Type 2 diabetes is a complex disease (literally, and medical terminology-wise). Not all human populations carry the same risk variants, or at the same frequencies.

Native American populations seem to have been "unlucky" enough to pick up that fraction of Neanderthal admixture which leads to adverse beta pancreatic cell function. Much the same way West Eurasians were "lucky" enough to pick up that fraction of Neanderthal admixture that enhances lipid metabolism.


Where did you get this idea? It seems to be the wrong way around. DRD4-7R, the 7-repeat (7R) variant of DRD4, has been linked to a susceptibility for developing ADHD.

There was a paper speculating that DRD4 7R might have entered the Sapiens gene pool from Neanderthals. Medina, J. A.; Netto, T. L.; Muszkat, M., ADHD and Neanderthals, European Child & Adolescent Psychiatry, Jun 2010, Vol. 19, pp. S25-S25.



I have no idea if DRD4-7R was actually found in the Neanderthal genome.

To the best of my knowledge, low Neanderthal DNA in modern people has not been associated with any disease or problem whatsoever.


Neanderthal associated with type 2 diabetes? But people of African descent are at higher risk that doesn't make sense.

People with lower Neanderthal ancestry have higher rates of ADHD. I have 2.3% Neanderthal ancestry, low, and I have ADHD, actually one of the worst cases a doctor here has ever seen (I forgot to take my medication this morning and I lost my phone and my car keys twice and almost got in a car accident lol)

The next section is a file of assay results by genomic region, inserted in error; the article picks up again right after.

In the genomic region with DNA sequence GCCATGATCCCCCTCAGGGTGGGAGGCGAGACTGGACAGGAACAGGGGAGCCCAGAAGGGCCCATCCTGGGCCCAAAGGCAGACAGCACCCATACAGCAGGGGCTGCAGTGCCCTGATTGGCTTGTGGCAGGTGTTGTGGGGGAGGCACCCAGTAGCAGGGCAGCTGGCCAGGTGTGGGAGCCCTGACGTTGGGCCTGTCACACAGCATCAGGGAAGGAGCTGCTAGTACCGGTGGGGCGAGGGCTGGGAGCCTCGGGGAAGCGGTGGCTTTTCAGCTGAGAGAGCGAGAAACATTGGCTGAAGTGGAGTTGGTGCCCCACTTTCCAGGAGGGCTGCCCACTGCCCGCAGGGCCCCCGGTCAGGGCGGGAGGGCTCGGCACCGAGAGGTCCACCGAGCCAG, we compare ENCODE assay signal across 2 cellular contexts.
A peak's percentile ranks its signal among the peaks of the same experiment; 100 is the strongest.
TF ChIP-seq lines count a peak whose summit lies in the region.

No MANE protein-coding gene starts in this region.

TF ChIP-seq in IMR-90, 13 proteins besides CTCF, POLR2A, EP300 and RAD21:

But ADHD was an adaptation for better hunting and creativity (make better spears) that's probably why modern humans wiped them out.


ahh maybe...........I will recheck .................I think you are correct..........age is catching up to me :\:biggrin1:


edit, I just check natgeno2 and it is Denisovan ..............thanks
As our modern human ancestors migrated through Eurasia, they encountered these hominin cousins and interbred, resulting in a small amount of Neanderthal and Denisovan DNA being introduced into the modern human gene pool.

Most non-Africans are about 2 percent Neanderthal and slightly less than 2 percent Denisovan. Both percentages are calculated using a sophisticated analytical method that looks at parts of your DNA that you share with these hominin populations.

i think natgeno2 base it upon the colour code of their ydna tree
https://genographic.nationalgeographic.com/wp-content/uploads/2014/12/y_tree_mockup.png





do you think typical autosomal calculations include just homo sapiens snps or there is no discrimination in the choice? autosomal = just your homo sapiens snps?

Giovanni Ca
09-29-2015, 08:52 PM
how many snps are tested in 23andMe and Geno 2.0 neanderthal calculators?

Jean M
09-29-2015, 09:35 PM
Giovanni - Do you know if other Italians have a low Neanderthal score at 23andMe? I wonder if Italians have been particularly keen to breed for an appreciation of beauty - a very Sapiens trait. I used to joke that I was convinced that Italians had some genetic advantage when it comes to art and design. But maybe they actually do! Think of all the great artists Italy has produced! The fashion, the design!

See http://www.anthrogenica.com/showthread.php?5514-Why-are-we-the-only-species-still-alive for differences between Neanderthals and Homo sapiens.

Giovanni Ca
09-30-2015, 09:46 PM
I'm so sad. So sad. Never been so sad.